Sunday, September 11, 2011

A Fun and Easy Beginning of Year Project

I always begin the year celebrating color days.  Since we expect that most kindergarten children come to school knowing their colors, it is more of an exploratory unit that extends basic color knowledge through literacy and science activities.  Each day is assigned its own color when we all wear as much of that color as possible, learn a color song that spells out the color word (great for a wide range of learners from practicing letter identification to building words with letters), do a literacy activity based on a book that highlights the color, write a class book, and experiment with mixing colors.

Red Day:
We The Little Rabbit Who Wanted Red Wings,  which is a story about a rabbit who wants something that all of the other forest animals have but, in the end, realizes he is special enough just the way he is.
I have the children cut out a rabbit and create wings out of a red piece of construction paper.  I always write them a note about how special they are on the rabbit hoping that it will spark conversation about the story at home.  I am not a "cookie cutter project" kind of teacher.  I rarely do projects that don't allow for at least a little bit of creativity and self design.  (Meaning, although I gave them the rabbit to cut out since it is the beginning of the year, I would never also give them precopied red wings to cut out so that all of their projects would look like they were cut by the same "cookie cutter".)  Check out this little guy's rabbit as an example of allowing for student's creativity and higher level thinking (that NEVER would have happened had I given him wings that he HAD to cut out):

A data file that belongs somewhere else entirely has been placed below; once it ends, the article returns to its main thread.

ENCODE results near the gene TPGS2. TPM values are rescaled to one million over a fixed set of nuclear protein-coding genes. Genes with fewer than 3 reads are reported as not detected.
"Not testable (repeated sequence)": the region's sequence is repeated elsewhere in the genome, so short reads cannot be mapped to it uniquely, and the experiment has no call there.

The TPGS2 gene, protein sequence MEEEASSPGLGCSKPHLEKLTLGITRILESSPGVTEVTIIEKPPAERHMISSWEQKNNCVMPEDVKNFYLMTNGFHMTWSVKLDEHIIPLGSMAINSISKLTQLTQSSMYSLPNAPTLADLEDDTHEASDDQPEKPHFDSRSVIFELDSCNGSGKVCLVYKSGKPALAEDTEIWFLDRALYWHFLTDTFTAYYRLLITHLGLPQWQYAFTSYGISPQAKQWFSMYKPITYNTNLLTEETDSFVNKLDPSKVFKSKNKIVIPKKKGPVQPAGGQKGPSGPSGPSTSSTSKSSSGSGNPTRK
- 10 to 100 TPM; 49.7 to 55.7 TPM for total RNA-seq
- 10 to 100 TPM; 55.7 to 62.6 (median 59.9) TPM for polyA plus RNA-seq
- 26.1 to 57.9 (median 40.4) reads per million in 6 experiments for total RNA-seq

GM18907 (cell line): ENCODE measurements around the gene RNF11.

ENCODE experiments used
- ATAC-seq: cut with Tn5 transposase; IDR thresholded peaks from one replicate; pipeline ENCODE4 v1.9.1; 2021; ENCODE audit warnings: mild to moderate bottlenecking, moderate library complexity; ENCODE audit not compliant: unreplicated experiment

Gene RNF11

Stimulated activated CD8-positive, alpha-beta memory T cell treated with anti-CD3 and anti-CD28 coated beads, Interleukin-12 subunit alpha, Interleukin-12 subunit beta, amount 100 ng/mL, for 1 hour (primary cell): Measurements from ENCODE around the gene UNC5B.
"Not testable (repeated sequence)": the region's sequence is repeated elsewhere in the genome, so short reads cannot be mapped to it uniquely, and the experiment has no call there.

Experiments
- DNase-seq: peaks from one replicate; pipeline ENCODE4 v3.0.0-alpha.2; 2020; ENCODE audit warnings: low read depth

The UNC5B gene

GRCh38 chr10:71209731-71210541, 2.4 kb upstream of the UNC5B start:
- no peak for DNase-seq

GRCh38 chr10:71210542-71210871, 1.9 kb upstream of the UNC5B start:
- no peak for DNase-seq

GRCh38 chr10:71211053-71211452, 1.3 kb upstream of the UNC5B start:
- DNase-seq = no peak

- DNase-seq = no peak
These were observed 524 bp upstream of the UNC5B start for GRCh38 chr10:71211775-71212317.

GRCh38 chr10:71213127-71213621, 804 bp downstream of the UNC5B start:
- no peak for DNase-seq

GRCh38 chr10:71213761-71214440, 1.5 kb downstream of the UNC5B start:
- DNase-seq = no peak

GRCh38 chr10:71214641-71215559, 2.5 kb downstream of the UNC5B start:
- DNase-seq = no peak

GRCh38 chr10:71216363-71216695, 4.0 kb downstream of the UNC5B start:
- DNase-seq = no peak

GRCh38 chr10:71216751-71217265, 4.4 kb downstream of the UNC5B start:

When I asked this child about his rabbit's wings, he said, "He doesn't have any.  He wished for a red and white hat when he went to the wishing pond!"  His "self-design" showed me that he not only understood the basis of the story (that the rabbit got the red wings because he wished for them at the wishing pond), but he applied what he learned to create his own version of the story to demonstrate higher level thinking which is exactly the kind of learning we all should "purposefully" cultivate in our classrooms.
Here is a link to a few different rabbit coloring pages that you can use if you want to do this project with your students.  You will also need to give them a half sheet of red construction paper to create their wings (or maybe a red hat!). 
If you are interested in getting some additional materials I use for my color days (the songs, books we create, and other activities), check out my Celebrating Our Colorful World Kit on TpT.
Or come on over to visit my blog for other teaching ideas:
Mrs. Miner's Kindergarten Monkey Business

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